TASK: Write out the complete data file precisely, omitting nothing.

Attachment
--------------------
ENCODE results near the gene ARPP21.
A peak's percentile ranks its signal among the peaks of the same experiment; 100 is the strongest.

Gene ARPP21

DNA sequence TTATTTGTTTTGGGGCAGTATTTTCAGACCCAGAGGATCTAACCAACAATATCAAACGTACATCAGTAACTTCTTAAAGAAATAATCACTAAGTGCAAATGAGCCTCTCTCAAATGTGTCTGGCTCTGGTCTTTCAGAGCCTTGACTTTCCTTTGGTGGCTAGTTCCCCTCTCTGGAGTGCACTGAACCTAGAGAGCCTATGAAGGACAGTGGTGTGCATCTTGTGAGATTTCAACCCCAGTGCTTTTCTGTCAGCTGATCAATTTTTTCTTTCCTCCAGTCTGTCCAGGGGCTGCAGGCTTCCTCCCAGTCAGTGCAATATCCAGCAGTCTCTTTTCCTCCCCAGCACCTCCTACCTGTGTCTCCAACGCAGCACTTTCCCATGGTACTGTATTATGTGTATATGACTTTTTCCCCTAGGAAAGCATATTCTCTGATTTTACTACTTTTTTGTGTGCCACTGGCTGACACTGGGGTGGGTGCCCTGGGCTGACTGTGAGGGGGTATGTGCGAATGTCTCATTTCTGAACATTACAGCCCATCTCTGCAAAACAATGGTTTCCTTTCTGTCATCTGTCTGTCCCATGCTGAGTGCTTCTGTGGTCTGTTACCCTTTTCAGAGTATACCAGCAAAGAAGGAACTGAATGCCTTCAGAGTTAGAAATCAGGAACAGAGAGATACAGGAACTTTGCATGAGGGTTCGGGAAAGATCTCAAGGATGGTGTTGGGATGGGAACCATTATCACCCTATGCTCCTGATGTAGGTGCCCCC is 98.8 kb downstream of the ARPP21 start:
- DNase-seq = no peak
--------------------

ENCODE results near the gene ARPP21.
A peak's percentile ranks its signal among the peaks of the same experiment; 100 is the strongest.

Gene ARPP21

DNA sequence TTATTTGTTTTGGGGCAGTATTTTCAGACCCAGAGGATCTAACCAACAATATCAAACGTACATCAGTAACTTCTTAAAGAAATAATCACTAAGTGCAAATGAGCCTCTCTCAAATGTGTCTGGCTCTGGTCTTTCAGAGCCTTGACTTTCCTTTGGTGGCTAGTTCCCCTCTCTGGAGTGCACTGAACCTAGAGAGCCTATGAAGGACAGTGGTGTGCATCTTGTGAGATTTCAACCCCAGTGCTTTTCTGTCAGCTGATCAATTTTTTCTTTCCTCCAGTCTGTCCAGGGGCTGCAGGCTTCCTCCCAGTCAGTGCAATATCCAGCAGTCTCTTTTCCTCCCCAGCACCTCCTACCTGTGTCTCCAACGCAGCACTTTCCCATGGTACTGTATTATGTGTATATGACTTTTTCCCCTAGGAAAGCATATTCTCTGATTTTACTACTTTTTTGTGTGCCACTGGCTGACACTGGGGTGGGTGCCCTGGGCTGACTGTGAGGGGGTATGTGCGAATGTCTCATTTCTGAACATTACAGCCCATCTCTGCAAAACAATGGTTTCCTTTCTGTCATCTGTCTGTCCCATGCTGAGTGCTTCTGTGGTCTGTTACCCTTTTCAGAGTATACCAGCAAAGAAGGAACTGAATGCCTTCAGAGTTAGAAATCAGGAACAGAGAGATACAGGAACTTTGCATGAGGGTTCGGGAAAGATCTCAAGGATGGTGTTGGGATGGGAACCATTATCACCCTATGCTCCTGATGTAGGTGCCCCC is 98.8 kb downstream of the ARPP21 start:
- DNase-seq = no peak